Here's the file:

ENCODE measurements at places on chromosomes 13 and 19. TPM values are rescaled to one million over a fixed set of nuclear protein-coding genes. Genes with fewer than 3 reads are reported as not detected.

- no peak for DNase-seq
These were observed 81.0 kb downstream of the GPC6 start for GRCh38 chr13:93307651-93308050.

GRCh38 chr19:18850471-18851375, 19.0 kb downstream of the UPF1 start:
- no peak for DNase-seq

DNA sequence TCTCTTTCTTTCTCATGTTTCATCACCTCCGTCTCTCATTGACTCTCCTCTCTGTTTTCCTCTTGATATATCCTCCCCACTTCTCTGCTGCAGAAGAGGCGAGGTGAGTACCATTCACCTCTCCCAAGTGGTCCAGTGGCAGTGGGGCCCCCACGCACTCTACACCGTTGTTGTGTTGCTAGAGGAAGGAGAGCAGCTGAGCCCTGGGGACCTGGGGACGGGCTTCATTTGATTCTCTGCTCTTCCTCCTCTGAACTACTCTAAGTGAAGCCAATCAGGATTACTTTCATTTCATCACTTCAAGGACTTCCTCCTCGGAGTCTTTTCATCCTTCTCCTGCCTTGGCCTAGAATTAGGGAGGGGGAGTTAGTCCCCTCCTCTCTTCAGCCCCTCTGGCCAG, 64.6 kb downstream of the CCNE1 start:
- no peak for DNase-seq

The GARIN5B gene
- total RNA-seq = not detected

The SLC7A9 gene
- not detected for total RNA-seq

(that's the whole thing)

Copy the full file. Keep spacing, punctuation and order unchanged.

ENCODE measurements at places on chromosomes 13 and 19. TPM values are rescaled to one million over a fixed set of nuclear protein-coding genes. Genes with fewer than 3 reads are reported as not detected.

- no peak for DNase-seq
These were observed 81.0 kb downstream of the GPC6 start for GRCh38 chr13:93307651-93308050.

GRCh38 chr19:18850471-18851375, 19.0 kb downstream of the UPF1 start:
- no peak for DNase-seq

DNA sequence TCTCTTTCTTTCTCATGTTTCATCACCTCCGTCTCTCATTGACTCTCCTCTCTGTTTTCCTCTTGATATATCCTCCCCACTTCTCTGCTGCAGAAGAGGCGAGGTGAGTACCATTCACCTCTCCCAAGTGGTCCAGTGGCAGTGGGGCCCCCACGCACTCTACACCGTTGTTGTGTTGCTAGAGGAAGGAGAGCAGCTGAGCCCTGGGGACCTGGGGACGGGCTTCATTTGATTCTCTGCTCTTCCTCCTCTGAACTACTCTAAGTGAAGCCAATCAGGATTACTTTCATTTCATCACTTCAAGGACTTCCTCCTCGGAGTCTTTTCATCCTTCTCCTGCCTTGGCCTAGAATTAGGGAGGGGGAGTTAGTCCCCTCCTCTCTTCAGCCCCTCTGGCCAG, 64.6 kb downstream of the CCNE1 start:
- no peak for DNase-seq

The GARIN5B gene
- total RNA-seq = not detected

The SLC7A9 gene
- not detected for total RNA-seq